EHS student completes solo flight
Published 12:01 am Wednesday, May 27, 2015
When most high school seniors cross the graduation stage, they make plans to fly away toward whatever their future holds.
For Elizabethton High School senior Garrett Church, 18, that included soaring off into the horizon as he completed his first solo airplane flights after finishing the school’s aviation program. Church graduated from EHS on May 16.
Church flew his final two solo routes on Friday morning and did his first pass on Thursday evening from Elizabethton Municipal Airport. He is the third student from EHS to earn the right to do a solo flight. To complete a solo flight, a student must fly three flight patterns on their own.
“I am really excited about this,” Church said Friday morning before taking off. “I have been waiting on this for a long time. This has been my goal.”
Church completed all four aviation classes at EHS and completed dual flights and training before going out on his solo flights. Aviation instructor Dan Mills helped Church complete his training.
Church transferred to EHS in his sophomore year so he could be a part of the aviation program. Mills noted only the top one or two students from the aviation program make it into the solo flight training program.
Friday marked the third time Church went out to do his solo flights. The original plan was for the flights to take place Wednesday, but the weather turned windy and Mills felt it was not safe to continue.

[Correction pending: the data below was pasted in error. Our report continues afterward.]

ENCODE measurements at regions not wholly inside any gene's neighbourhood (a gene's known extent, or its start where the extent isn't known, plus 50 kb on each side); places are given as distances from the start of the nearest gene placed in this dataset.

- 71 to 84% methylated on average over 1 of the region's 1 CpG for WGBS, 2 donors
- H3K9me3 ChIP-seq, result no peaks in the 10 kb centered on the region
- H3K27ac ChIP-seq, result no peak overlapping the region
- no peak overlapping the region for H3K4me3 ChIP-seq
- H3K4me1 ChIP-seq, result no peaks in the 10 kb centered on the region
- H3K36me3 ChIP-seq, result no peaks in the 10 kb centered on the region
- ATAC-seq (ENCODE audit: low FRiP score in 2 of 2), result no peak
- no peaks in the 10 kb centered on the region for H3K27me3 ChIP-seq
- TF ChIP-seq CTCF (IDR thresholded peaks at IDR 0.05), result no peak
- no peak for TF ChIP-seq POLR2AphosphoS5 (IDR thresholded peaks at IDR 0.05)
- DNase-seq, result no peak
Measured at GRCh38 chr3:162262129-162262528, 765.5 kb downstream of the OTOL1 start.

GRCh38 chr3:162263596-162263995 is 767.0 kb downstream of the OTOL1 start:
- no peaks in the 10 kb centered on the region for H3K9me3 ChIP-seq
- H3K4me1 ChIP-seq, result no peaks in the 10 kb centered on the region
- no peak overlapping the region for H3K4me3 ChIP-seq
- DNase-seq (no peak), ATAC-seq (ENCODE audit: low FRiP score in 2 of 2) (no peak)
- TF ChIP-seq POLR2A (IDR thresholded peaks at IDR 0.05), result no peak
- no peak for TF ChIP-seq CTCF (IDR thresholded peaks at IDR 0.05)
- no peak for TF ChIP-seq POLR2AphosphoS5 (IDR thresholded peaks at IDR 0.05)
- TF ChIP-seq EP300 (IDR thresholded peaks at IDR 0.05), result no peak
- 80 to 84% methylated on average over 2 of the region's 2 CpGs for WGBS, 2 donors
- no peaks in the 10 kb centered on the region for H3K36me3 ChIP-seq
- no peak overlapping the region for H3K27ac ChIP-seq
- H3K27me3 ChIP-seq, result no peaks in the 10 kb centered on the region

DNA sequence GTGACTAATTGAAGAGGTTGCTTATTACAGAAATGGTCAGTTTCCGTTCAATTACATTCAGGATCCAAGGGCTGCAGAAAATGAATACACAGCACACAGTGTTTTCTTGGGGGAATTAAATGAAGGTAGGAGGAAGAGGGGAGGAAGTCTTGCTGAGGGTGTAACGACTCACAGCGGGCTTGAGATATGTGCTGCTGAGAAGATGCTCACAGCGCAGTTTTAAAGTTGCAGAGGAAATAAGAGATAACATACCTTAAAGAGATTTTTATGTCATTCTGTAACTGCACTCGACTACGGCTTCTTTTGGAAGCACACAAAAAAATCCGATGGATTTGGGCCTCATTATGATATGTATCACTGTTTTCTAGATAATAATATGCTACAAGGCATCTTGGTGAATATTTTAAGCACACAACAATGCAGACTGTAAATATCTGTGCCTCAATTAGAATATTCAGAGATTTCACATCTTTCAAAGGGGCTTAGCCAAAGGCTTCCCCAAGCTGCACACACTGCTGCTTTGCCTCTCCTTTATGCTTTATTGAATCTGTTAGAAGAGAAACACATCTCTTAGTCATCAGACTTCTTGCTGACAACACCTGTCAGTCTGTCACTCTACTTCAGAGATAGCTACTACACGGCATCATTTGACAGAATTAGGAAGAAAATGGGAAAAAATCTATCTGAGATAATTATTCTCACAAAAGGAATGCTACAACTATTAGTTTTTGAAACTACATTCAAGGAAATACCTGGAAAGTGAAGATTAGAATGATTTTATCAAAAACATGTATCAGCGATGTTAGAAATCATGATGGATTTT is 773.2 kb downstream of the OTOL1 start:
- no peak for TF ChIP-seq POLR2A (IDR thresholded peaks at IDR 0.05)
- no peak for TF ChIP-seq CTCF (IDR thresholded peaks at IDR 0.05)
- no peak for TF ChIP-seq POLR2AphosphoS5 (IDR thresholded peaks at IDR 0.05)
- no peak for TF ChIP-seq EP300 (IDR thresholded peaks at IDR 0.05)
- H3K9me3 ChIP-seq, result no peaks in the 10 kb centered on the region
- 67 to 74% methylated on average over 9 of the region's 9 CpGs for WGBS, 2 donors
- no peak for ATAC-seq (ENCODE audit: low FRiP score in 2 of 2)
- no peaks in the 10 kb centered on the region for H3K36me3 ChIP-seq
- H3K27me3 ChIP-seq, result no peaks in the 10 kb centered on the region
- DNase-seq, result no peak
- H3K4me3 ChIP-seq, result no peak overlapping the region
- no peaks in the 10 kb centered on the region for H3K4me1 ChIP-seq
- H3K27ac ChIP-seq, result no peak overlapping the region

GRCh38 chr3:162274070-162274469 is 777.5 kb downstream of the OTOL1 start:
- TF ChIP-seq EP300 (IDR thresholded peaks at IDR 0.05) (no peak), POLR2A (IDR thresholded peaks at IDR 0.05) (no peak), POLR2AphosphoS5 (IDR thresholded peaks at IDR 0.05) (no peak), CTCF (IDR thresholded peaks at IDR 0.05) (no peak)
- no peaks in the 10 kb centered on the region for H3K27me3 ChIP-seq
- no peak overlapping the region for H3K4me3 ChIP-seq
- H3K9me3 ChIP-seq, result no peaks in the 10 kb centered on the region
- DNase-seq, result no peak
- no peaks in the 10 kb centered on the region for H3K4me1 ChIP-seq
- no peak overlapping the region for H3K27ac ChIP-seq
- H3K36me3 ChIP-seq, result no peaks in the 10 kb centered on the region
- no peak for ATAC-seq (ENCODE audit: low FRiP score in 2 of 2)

On Thursday evening around 7 p.m., Mills noticed conditions were prime for flying and called Church at the airport, where he also works, and asked him if he wanted to do one of the solo flight patterns. The final two patterns were delayed until Friday because sunset was nearing.
Church worked diligently making sure the airplane, a Cessna 172 Skyhawk belonging to the Watauga Eagle Squadron, was in good working order before getting in the plane to start down the runway.
Before taking off on his own Friday morning, Church and Mills completed two “stop and go” passes around the airport. Mills then left the plane and Church continued on alone, taking off and completing his final two flight patterns. While on his own, Church cruised over Elizabethton at 2,600 feet, the preferred altitude for solo flight pattern flying.
“This reminds me of watching my daughter drive off down the driveway after getting her drivers license,” Mills said, watching Church take off from the runway on his own. “You have to take a deep breath and know that they are ready. This is what he has worked so hard for.”
Taking control of an airplane and piloting it thousands of feet from the ground is a thought that might make some weak in the knees, but for Church it was the moment he had been looking forward to for years.
“I was ready,” he said. “I flew like Mr. Mills was still in the plane beside me. I could still hear Mr. Mills telling me what to do. It is absolutely beautiful up there. There is nothing like it.”
Church plans to attend Middle Tennessee State University to complete the professional pilot’s program. After graduation from college, he hopes to become a commercial pilot and then become a flight instructor. He also hopes to get his private pilot’s license before starting at MTSU.
Mills said EHS was able to continue the aviation program because of financial assistance from Lt. Col. Bill Powley, United States Air Force (retired). Powley covers the cost of passenger flights for beginning aviation students, and helps cover the cost of solo flight training for the advanced students.